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Thursday, 19 September 2013

Uncovering the secrets of the Masons (or not) at the Museum of Freemasonry

If you have ever walked from Holborn to Covent Garden, then you have almost certainly seen the Art Deco giant which is the Free Masons Hall. But did you know that it has a museum inside of it? Well maybe you did but if you have never been inside you are definitely missing out on our first #hipstermuseum.

Oh right that's what that building is.
Let’s just start out by talking about the museum itself. I can honestly say I walked around this 2 room museum for a good 45 minutes, and left not really knowing anything additional about Freemasonry. But then again I don’t really think this is the purpose of the museum. Like with most small museums housed in larger institutions (think the Colleges of medicine) the main audience is really the members, and they probably know the basics. For a casual observer though, the displays are more difficult to read. So don’t try to find the chronological panel on the development of Freemasonry in London, it’s no there. Also watch out for text panels speaking in the collective ‘we’. cringe.


 As a museum professional, this would normally really bother me about a museum. But you know what, I loved this place so much I don’t even care. You enter the Museum through the Library, which itself has a series of display cases on portrayals of the Masons in literature. It’s worth a browse, and I personally got very distracted by the amazing titles in the museum stacks. But just wait until you enter the museum room: one enormous two story space absolutely packed to the brim of mason memorabilia and bric-a-brac. The balcony is lined with incredibly imposing looking throne chairs which watch you as you browse ceremonial garments, chains, teapots, punch bowls, pipes, ceramic elephants and basically anything else you can imagine which would possibly be stamped with a masonic image.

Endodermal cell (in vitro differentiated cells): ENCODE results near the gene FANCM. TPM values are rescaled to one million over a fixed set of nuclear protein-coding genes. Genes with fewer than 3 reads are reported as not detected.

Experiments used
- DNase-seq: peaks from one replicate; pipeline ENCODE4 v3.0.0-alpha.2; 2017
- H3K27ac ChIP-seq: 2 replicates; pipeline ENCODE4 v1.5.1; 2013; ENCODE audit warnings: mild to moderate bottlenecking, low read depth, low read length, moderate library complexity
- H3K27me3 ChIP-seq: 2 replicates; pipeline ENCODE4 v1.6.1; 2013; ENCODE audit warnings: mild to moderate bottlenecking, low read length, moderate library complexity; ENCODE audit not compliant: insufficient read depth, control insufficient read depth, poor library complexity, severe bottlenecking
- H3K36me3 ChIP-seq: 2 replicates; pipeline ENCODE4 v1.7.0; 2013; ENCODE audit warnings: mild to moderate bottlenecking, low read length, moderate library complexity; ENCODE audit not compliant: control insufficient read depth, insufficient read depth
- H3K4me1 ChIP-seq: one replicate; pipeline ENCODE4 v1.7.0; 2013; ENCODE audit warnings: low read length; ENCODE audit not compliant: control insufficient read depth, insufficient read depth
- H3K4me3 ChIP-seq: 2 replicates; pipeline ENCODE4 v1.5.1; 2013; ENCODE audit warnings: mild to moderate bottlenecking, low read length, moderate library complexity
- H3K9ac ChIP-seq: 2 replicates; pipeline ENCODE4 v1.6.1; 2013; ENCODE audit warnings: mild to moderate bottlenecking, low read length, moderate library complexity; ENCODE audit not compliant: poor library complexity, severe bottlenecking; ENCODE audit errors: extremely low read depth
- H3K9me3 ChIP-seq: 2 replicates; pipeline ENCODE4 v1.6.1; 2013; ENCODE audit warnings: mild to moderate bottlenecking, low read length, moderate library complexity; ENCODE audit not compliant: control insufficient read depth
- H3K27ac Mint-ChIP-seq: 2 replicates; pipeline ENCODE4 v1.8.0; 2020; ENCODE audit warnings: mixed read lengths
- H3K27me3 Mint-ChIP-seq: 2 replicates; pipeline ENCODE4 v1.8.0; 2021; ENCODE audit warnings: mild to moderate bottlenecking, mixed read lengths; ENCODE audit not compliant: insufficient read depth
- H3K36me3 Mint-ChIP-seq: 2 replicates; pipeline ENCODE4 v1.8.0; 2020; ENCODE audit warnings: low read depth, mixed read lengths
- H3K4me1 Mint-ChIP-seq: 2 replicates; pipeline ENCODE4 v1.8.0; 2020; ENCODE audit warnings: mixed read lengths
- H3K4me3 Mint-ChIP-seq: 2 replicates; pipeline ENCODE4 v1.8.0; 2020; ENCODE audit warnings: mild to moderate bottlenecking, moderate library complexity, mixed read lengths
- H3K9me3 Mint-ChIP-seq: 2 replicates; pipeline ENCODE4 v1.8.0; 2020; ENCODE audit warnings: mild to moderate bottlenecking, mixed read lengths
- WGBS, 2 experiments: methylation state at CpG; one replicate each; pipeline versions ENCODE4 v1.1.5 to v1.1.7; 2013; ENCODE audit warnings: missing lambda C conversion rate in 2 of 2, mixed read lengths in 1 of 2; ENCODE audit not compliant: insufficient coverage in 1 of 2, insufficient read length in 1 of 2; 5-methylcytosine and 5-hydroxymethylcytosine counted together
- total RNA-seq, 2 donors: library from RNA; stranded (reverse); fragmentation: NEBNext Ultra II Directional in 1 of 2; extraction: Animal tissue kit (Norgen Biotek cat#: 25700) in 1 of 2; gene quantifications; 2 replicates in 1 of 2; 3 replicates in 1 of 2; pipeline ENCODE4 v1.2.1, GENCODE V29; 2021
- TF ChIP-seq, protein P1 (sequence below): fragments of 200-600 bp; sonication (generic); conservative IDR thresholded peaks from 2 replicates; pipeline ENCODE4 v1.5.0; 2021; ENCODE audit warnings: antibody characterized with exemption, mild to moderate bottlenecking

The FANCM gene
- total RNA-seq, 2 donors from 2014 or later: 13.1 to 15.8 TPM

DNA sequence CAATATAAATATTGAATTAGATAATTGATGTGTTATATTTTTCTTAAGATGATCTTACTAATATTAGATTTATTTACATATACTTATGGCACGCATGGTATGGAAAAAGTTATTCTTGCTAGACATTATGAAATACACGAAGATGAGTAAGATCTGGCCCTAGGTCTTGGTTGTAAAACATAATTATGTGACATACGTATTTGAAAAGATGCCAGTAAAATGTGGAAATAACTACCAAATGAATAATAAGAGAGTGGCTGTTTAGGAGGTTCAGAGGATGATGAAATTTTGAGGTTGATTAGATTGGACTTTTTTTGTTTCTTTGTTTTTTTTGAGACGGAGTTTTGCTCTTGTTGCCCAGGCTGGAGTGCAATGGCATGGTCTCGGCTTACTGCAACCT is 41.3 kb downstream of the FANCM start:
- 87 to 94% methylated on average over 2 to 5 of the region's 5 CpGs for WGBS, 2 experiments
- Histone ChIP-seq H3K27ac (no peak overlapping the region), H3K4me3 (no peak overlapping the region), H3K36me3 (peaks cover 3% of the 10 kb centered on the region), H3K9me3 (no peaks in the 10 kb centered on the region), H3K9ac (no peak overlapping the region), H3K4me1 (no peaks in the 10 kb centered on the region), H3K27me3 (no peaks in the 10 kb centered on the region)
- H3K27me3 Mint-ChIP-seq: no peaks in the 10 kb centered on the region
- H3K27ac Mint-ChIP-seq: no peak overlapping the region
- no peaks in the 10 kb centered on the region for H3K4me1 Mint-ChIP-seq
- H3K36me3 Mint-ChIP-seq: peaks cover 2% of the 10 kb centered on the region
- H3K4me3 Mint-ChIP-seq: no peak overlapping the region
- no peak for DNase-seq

Treasures like this await you. 
Again, I’m not 100% sure what I am meant to be taking away from the collection of drawing tables (what’s a drawing table?), ceramic figures, certificates of membership or engraved nautili, but I loved every minute of it. Top that off with a few full-size dummies in full ceremonial garb and you definitely have my vote for a pretty ace ‘cabinet of curiosities’ style museum.

The star of the show really is the Grade II building itself however which the public are allowed to access thanks to the museum. On a weekday, the museum hosts up to 5 tours of the building a day and believe me when I say, they are definitely worth it. When else are you going to get a chance to see the Prince Regent’s enormous ceremonial throne (specially built to accommodate his bulk) or marvel at the enormous Grand Temple used for the masons most important meetings? Completed in 1933, the Freemasons Hall is the only intact ‘as built’ Art Deco building in London in all it’s wood-paneled, stained glass, marble-covered glory. The whole thing feels like a very expensive film set, and indeed it has been used in many films and tv shows including Guy Richie’s Sherlock Holmes.

The Grand Temple. Yes it's really big. 

None the wiser about Freemasonry and now obsessed with art deco architecture, I’m already keen to go back. Why this isn’t a number one ‘don’t miss’ in the Covent Garden area I’ll never know. But for the love of god, don’t skip the building tour!

Love it, want it, need it.
For more information visit: http://www.freemasonry.london.museum/

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